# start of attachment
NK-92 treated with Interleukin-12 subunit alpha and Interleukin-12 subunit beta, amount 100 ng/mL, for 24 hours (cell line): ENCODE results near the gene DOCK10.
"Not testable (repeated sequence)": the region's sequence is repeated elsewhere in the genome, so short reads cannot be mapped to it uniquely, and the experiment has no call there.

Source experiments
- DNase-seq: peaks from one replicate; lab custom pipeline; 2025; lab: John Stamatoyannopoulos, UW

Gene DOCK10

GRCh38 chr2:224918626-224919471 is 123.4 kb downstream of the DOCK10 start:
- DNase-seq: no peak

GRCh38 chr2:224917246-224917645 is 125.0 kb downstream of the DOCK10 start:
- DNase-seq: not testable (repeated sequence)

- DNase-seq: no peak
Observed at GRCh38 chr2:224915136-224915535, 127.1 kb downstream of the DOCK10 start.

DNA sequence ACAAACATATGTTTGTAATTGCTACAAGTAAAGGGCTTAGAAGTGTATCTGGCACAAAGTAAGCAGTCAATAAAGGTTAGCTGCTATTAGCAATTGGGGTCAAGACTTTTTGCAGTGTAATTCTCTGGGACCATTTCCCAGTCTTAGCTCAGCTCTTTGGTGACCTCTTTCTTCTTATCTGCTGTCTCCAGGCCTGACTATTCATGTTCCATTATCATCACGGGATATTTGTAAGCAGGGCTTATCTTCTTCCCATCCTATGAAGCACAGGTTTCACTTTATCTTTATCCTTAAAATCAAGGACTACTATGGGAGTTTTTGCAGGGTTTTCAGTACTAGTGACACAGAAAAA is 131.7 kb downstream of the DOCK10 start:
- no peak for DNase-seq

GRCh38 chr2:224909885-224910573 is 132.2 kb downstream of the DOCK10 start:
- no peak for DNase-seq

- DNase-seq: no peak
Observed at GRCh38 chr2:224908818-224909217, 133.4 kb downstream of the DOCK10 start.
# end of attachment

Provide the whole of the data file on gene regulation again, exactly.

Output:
NK-92 treated with Interleukin-12 subunit alpha and Interleukin-12 subunit beta, amount 100 ng/mL, for 24 hours (cell line): ENCODE results near the gene DOCK10.
"Not testable (repeated sequence)": the region's sequence is repeated elsewhere in the genome, so short reads cannot be mapped to it uniquely, and the experiment has no call there.

Source experiments
- DNase-seq: peaks from one replicate; lab custom pipeline; 2025; lab: John Stamatoyannopoulos, UW

Gene DOCK10

GRCh38 chr2:224918626-224919471 is 123.4 kb downstream of the DOCK10 start:
- DNase-seq: no peak

GRCh38 chr2:224917246-224917645 is 125.0 kb downstream of the DOCK10 start:
- DNase-seq: not testable (repeated sequence)

- DNase-seq: no peak
Observed at GRCh38 chr2:224915136-224915535, 127.1 kb downstream of the DOCK10 start.

DNA sequence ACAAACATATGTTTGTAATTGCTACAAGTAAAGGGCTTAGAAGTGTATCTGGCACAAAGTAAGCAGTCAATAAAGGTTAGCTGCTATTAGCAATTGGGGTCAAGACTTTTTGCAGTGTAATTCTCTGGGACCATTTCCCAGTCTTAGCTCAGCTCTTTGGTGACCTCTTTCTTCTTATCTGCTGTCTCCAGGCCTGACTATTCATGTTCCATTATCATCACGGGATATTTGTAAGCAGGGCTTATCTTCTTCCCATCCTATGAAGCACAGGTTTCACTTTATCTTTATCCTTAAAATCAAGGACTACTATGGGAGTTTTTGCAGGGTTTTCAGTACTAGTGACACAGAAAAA is 131.7 kb downstream of the DOCK10 start:
- no peak for DNase-seq

GRCh38 chr2:224909885-224910573 is 132.2 kb downstream of the DOCK10 start:
- no peak for DNase-seq

- DNase-seq: no peak
Observed at GRCh38 chr2:224908818-224909217, 133.4 kb downstream of the DOCK10 start.